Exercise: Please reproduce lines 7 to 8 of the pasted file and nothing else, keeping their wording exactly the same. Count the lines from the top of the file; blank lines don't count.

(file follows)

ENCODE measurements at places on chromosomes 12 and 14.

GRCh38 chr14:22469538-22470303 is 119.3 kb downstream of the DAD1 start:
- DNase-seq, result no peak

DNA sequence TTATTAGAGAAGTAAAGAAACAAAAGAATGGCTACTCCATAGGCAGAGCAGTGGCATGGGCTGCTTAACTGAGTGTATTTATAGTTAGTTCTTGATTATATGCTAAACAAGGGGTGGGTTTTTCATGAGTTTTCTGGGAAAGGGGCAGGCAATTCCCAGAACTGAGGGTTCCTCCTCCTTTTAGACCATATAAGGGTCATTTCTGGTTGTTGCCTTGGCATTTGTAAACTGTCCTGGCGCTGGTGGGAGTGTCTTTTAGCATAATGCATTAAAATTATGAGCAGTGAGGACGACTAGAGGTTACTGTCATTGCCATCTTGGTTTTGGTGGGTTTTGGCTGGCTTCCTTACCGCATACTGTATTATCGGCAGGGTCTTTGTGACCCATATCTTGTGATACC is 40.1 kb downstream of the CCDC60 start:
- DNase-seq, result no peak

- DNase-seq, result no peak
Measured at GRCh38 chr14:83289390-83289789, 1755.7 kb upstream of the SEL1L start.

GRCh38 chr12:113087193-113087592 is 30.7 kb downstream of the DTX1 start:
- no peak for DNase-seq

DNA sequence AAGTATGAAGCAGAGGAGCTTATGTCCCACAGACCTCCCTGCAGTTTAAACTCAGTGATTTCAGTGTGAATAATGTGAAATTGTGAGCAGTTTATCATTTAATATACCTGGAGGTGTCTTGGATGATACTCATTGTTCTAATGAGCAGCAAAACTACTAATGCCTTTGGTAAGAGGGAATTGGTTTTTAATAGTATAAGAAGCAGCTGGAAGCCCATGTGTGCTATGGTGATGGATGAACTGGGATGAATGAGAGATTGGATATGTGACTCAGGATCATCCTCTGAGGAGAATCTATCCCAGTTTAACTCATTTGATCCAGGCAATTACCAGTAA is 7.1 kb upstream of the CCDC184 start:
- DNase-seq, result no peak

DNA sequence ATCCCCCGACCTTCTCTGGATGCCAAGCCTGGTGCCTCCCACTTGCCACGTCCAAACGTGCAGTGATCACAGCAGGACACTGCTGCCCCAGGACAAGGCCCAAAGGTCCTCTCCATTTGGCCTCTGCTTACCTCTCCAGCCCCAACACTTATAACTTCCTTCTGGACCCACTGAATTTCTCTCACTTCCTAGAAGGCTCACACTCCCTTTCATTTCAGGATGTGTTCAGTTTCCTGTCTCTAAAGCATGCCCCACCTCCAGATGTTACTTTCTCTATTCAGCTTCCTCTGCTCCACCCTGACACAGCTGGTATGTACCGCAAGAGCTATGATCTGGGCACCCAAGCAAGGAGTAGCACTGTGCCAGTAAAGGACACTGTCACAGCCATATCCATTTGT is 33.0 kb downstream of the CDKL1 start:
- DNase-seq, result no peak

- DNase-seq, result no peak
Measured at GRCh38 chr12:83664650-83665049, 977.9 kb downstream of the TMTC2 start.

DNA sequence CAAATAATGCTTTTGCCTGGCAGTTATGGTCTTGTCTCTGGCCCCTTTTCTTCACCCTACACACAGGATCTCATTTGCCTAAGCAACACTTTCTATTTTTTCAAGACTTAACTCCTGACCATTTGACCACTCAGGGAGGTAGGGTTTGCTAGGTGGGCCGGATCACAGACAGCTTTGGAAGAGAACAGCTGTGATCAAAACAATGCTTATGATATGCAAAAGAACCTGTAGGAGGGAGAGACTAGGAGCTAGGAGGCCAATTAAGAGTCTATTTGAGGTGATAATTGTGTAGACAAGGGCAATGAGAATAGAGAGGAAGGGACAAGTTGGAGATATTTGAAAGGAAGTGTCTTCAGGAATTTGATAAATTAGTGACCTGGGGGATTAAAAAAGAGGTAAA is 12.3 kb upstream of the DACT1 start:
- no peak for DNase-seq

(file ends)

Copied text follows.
Measured at GRCh38 chr14:83289390-83289789, 1755.7 kb upstream of the SEL1L start.

GRCh38 chr12:113087193-113087592 is 30.7 kb downstream of the DTX1 start: